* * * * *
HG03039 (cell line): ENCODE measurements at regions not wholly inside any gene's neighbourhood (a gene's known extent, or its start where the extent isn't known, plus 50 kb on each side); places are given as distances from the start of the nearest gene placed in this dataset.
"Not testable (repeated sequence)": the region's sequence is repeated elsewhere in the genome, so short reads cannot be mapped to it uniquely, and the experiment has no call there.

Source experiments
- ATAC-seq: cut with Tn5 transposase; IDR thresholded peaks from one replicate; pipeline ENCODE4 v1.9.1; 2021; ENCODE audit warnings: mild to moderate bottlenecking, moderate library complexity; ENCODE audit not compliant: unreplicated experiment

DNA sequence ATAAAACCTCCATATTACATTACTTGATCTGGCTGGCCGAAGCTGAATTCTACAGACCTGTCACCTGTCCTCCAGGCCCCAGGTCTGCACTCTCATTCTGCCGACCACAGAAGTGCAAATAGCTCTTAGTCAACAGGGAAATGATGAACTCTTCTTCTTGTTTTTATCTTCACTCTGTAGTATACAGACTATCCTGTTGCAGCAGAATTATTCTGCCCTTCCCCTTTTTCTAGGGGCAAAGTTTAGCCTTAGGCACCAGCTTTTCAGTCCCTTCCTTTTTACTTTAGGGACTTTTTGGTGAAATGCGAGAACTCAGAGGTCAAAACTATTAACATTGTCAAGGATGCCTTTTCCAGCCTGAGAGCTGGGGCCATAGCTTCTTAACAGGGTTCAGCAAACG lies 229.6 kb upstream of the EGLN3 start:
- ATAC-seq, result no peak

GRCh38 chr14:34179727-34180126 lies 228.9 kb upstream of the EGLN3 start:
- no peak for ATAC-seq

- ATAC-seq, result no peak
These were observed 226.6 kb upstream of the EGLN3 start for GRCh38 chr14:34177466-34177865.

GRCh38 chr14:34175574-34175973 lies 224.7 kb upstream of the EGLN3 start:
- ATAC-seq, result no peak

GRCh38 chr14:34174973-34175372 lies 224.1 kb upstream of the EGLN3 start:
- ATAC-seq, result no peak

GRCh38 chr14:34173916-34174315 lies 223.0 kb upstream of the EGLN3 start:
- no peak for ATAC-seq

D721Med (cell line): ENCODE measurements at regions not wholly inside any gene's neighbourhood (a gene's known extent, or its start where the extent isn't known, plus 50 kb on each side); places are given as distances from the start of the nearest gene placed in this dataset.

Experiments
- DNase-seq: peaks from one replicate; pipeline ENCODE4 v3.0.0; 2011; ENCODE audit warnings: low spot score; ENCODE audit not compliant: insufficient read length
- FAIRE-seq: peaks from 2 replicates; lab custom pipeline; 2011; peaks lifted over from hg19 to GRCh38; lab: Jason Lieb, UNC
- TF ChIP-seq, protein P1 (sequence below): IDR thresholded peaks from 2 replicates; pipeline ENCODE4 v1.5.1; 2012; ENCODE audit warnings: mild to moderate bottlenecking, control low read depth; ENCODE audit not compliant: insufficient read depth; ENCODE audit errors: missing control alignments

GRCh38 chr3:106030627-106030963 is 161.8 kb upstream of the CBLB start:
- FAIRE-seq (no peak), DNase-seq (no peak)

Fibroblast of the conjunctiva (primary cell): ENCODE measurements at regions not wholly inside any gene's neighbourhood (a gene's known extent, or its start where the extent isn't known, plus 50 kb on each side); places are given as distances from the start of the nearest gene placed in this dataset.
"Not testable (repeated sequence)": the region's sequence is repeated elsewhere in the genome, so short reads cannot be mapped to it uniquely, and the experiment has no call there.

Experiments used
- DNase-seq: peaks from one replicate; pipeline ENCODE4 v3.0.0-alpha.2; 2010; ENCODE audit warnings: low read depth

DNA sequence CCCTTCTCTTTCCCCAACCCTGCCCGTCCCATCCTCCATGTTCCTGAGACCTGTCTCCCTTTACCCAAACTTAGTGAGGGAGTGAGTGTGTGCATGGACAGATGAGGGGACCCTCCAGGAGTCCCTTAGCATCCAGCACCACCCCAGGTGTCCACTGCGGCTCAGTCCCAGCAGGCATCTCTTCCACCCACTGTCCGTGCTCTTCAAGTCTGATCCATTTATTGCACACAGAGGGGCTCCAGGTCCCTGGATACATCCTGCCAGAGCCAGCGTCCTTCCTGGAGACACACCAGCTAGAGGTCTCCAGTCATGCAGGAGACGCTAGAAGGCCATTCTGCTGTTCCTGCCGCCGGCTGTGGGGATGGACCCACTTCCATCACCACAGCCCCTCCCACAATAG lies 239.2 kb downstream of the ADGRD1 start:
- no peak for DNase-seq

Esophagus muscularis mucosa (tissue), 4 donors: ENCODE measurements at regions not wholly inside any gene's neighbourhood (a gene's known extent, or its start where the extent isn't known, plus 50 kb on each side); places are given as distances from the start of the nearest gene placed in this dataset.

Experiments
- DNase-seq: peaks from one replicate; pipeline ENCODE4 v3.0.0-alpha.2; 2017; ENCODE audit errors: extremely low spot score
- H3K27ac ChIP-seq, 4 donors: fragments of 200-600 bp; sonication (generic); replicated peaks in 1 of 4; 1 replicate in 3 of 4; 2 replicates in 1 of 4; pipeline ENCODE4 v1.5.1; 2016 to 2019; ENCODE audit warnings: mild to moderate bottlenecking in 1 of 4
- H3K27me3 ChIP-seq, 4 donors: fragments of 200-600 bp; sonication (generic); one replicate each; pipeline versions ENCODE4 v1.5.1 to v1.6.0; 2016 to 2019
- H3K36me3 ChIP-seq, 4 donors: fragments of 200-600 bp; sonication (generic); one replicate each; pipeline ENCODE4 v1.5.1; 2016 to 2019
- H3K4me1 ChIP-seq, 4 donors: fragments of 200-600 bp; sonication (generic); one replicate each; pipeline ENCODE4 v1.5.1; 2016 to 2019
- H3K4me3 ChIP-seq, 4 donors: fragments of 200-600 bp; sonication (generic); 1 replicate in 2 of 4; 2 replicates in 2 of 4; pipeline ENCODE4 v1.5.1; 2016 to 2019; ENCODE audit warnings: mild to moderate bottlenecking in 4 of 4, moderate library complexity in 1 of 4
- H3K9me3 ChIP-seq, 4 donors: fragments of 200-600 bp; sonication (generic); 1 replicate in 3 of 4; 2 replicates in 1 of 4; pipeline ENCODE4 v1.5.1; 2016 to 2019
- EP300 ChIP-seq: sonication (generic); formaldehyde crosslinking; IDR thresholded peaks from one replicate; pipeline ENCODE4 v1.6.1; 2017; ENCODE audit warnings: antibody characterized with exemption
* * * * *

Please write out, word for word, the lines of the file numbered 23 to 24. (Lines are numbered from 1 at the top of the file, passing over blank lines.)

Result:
- FAIRE-seq (no peak), DNase-seq (no peak)

Fibroblast of the conjunctiva (primary cell): ENCODE measurements at regions not wholly inside any gene's neighbourhood (a gene's known extent, or its start where the extent isn't known, plus 50 kb on each side); places are given as distances from the start of the nearest gene placed in this dataset.